Returned Erae Touch, looking for alternative

Add my vote for the Striso! Mine has been played daily, has worked with any PC or iPad synths I have tried it with, as well as the onboard synth, which sounds to me like a piano, for sure. I do love the GeoShred acoustically modeled instruments more, and it plays great with them, with ThumbJam, with Roli…

But I also now play some daily with the new Roli Lumi Keys, which cost a bit more than half the Striso’s price, and has a bit more than half the range (of course, plus the octave switch.) It has that “mass produced precision” look and feel, and is surprisingly responsive in pitch and aftertouch. As it stands now, my thought is that I will use both Striso and Lumi Keys together, as right and left hands. I need more work to figure out the settings, but I don’t think you go wrong with either.

And, for that matter, my QuNexus Red also has very responsive squishy buttons and does also work nicely with either/both of the above…and the cheapest of the three, weighs nothing, bulletproof and proven reliable. I love 'em all!

For the “only” instrument, it’d have to be the Striso!

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Good point re: new Push. The Push 3 does really look nice and I hear the pads are amazing. Only thing is it would be even less portable than Linnstrument 128 and half the range.

And re: guitar layout on Linnstrument, keep in mind you can change the tuning and intervals between rows.

I find my Linnstrument fairly portable, but because it’s so well built a bit heavier than I would like. The Sensel Morph I love for portability, but lacking sustain pedal and range are definitely drawbacks for me when it comes to filling a workhorse role. The Linnstrument is the first alternative or non-piano controller that I really found could fulfill a workhorse role for me as well as offer the extra expression of something like a Seaboard. But as others have said it does strike compromises too.

Equis and Striso both look really cool and would like to try.

I definitely came up with some fresh ideas, different than with the launchpad i used before. Also the last song i started is much more instrumental (not so much electronic), but thats because of the mpe. Its pretty easy to rember scales and chords, cause its always the same pattern. But often i dont think too much about scales and just play by ear.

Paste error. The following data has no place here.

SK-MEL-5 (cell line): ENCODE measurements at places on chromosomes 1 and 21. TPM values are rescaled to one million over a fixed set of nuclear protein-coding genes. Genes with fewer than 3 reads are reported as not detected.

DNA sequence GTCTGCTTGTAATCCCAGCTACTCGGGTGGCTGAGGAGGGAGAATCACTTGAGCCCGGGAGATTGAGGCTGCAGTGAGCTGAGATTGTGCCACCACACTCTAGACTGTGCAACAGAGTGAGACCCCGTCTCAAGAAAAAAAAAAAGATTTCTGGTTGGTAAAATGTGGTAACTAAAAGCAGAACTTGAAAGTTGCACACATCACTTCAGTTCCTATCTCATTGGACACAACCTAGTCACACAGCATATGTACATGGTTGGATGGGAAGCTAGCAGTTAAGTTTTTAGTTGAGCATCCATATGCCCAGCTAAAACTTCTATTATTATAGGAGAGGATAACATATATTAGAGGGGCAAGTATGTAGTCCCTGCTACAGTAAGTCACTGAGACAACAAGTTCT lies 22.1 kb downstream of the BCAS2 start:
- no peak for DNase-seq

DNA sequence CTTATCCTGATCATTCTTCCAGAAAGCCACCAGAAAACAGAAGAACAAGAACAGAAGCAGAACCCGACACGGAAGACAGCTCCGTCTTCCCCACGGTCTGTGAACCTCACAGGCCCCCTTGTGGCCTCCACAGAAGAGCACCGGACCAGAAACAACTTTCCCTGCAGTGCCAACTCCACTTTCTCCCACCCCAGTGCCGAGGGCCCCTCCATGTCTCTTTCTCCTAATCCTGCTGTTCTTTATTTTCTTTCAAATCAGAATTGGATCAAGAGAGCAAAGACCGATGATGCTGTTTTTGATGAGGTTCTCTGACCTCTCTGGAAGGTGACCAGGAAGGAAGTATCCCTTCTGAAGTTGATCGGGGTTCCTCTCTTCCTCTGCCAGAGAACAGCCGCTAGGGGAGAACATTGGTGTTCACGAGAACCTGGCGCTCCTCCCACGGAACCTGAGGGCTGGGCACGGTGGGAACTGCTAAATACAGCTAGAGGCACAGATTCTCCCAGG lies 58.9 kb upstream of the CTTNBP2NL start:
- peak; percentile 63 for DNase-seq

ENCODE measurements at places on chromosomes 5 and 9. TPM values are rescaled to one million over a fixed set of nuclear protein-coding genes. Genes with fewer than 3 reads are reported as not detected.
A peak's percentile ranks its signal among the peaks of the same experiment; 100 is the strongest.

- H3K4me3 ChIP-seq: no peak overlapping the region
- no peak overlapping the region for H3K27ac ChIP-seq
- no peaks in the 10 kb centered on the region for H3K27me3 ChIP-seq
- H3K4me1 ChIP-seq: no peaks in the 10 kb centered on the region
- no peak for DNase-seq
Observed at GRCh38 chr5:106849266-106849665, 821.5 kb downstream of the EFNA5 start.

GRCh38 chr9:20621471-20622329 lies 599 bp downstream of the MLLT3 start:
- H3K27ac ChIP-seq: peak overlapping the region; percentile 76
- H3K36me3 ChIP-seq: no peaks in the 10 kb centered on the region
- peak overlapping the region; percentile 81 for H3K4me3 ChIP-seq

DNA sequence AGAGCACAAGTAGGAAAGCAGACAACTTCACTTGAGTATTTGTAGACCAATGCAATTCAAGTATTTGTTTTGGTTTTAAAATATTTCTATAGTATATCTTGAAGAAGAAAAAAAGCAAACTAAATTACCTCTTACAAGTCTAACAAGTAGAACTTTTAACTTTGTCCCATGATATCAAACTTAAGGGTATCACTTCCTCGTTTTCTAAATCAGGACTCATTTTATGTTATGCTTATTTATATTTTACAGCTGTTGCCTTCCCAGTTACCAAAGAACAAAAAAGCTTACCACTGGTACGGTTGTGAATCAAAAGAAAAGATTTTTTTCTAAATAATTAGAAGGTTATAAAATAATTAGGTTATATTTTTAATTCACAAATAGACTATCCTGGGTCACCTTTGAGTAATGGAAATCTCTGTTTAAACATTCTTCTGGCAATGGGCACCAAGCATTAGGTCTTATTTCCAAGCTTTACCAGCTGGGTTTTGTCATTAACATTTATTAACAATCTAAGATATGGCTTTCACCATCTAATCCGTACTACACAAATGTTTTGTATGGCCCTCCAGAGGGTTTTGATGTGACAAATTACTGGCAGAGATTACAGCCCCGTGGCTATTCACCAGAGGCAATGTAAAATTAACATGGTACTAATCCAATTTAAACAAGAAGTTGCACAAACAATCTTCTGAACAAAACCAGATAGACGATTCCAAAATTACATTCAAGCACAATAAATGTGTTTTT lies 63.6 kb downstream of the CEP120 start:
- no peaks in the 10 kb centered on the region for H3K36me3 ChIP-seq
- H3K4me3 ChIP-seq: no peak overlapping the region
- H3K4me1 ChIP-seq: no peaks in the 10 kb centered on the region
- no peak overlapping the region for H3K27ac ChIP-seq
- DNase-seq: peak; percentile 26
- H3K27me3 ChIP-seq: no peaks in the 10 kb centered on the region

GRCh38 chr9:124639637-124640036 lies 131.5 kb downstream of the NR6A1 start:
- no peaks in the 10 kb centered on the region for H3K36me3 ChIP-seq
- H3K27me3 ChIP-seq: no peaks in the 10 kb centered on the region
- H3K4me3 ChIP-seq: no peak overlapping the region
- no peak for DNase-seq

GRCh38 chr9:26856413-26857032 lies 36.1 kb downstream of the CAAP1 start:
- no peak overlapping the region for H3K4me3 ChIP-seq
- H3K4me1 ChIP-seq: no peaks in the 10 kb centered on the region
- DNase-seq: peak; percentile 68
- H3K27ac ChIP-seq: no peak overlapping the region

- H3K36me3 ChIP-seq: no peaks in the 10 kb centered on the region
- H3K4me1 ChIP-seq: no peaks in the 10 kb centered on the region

Yeah and when it comes to weight, the standalone Push 3 I got is really heavy, makes the Linnstrument seem a breeze in comparison. Its a shame I dont actually like the feel of the Linnstrument to my fingers, but I think they probably changed the surface material slightly since I got mine, and I didnt get round to ordering an updated surface for it.

Yikes… yeah I heard the stand alone added some decent weight. But I suppose if you factor in the weight of not having a laptop it balances out.

So re: the new Linn pads… I did update mine because I found the old ones having too much resistance for gliding during a pitch bend. The new one indeed improves that with an updated matte finish, but that was the only difference I noticed.

I’ve never tested a Play, but I heard even the 2 had some of the best pads of any controller. I do use Ableton a fair bit, so the workflow enhancements intrigue me there too.

I sold my Soundplane a few months ago. Was sad to see it go, but had been waiting for well over a year on a firmware update to fix a known issue which caused stuck notes on MPE.

(It’s great over OSC, but this bug rendered it basically unusable as a MIDI controller)

Not sure if that’s fixed yet, but I’d definitely check before going there.

I’m waiting, by necessity. Can’t afford Push 3 yet.

But honestly, I prefer Launchpad X over Push 2, and if Novation comes out with an MPE launchpad before I’ve managed to save up a thousand dollars, I’ll probably skip Push 3 altogether and jump straight to that.

(wild speculation: Launchpad Pro Mk4 is the big variable, I think. For their internal sequencer to support MPE will require more MIDI ports, and/or USB endpoints. Which makes the whole thing a clumsy workaround in lieu of MIDI 2.0 - so they might stall for a while on that whole generation)

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Ah, yes. Have almost picked a Launchpad but never did. I wish their small one was velocity sensitive